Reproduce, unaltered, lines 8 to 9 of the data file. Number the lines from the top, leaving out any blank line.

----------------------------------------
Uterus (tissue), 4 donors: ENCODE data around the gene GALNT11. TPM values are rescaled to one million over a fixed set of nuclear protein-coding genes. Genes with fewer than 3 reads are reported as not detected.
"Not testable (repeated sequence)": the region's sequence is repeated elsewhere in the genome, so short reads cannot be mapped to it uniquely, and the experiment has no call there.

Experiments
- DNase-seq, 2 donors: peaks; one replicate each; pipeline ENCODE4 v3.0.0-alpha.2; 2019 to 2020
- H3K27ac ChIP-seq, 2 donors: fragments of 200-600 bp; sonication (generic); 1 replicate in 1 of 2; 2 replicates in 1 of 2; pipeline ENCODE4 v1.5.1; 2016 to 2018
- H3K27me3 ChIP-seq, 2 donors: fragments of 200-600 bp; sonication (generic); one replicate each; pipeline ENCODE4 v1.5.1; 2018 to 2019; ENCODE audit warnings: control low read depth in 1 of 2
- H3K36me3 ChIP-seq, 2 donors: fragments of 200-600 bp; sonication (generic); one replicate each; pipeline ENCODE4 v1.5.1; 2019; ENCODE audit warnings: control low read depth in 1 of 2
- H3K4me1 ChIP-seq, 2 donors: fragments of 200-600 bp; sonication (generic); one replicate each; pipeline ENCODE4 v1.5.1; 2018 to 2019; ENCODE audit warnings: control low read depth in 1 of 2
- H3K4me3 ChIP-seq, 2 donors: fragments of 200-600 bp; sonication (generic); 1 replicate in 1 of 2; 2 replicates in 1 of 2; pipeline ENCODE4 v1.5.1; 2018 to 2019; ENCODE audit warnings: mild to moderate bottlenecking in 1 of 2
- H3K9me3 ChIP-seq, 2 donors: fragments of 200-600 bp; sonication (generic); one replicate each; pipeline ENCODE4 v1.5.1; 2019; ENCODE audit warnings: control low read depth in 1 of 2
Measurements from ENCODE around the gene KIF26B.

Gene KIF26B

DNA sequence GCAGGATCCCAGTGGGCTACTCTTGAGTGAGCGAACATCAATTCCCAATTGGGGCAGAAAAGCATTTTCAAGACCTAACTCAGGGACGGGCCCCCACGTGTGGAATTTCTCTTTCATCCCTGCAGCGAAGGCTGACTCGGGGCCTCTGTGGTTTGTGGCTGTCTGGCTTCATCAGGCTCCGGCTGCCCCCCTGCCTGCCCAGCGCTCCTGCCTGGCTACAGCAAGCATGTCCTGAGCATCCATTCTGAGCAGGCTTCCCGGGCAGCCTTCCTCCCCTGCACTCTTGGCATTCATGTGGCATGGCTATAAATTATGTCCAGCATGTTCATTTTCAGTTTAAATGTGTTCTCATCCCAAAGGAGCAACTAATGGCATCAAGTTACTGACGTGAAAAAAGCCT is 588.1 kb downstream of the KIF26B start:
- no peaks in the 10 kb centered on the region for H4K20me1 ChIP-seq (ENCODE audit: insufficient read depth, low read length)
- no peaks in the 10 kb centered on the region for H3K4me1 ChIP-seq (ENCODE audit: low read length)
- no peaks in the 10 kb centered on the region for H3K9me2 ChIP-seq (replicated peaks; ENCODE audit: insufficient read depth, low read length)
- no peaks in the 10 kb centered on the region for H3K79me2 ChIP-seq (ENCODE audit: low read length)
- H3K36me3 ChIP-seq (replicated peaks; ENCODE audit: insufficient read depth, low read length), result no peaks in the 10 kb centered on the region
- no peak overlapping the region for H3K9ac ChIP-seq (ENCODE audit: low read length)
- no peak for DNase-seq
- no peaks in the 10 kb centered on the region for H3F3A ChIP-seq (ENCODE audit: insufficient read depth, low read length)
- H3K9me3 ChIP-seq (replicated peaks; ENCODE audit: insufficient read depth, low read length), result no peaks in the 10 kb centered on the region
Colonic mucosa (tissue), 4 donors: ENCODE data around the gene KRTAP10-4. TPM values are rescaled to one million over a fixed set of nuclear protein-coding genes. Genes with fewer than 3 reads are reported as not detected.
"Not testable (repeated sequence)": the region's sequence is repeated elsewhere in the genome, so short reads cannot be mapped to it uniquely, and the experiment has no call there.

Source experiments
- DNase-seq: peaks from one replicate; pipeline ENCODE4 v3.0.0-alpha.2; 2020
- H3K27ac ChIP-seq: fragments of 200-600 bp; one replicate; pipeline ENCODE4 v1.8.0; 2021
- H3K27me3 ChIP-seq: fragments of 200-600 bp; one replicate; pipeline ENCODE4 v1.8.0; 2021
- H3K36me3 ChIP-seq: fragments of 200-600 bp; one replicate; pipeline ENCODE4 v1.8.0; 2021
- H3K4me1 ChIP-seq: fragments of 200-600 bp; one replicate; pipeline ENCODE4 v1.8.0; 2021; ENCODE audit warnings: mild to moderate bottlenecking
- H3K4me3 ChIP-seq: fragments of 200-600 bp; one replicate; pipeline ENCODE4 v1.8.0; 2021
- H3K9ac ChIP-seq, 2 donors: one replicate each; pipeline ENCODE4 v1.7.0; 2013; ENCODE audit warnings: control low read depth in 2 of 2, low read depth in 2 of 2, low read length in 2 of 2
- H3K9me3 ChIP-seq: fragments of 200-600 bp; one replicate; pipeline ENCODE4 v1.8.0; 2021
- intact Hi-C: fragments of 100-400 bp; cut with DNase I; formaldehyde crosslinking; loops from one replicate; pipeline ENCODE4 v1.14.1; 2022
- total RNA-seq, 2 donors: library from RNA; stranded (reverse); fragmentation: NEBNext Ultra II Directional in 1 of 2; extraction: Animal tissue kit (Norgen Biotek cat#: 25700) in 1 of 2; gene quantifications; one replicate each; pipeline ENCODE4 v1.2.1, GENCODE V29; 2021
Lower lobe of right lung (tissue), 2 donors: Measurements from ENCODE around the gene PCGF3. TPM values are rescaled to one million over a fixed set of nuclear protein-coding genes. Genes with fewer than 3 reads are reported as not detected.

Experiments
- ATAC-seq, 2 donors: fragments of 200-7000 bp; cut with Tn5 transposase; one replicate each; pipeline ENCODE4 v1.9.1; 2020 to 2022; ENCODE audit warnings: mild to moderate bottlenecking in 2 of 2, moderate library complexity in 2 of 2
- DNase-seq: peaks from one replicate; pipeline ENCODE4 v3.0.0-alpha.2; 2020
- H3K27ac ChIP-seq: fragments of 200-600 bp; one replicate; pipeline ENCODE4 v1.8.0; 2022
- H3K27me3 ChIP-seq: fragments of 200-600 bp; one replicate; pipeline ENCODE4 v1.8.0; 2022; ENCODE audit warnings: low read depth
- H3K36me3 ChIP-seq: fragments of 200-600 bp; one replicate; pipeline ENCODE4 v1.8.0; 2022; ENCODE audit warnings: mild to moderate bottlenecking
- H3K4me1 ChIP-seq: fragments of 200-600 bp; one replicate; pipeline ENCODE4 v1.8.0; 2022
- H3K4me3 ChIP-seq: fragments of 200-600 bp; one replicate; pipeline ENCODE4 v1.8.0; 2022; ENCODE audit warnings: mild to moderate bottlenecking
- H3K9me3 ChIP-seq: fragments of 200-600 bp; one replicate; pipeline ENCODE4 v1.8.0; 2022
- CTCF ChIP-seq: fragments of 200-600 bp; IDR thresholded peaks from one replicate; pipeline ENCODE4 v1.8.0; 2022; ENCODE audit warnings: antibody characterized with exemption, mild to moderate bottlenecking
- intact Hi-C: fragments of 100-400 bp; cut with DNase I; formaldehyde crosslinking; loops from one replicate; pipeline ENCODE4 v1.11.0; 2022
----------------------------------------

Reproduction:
- H3K4me1 ChIP-seq, 2 donors: fragments of 200-600 bp; sonication (generic); one replicate each; pipeline ENCODE4 v1.5.1; 2018 to 2019; ENCODE audit warnings: control low read depth in 1 of 2
- H3K4me3 ChIP-seq, 2 donors: fragments of 200-600 bp; sonication (generic); 1 replicate in 1 of 2; 2 replicates in 1 of 2; pipeline ENCODE4 v1.5.1; 2018 to 2019; ENCODE audit warnings: mild to moderate bottlenecking in 1 of 2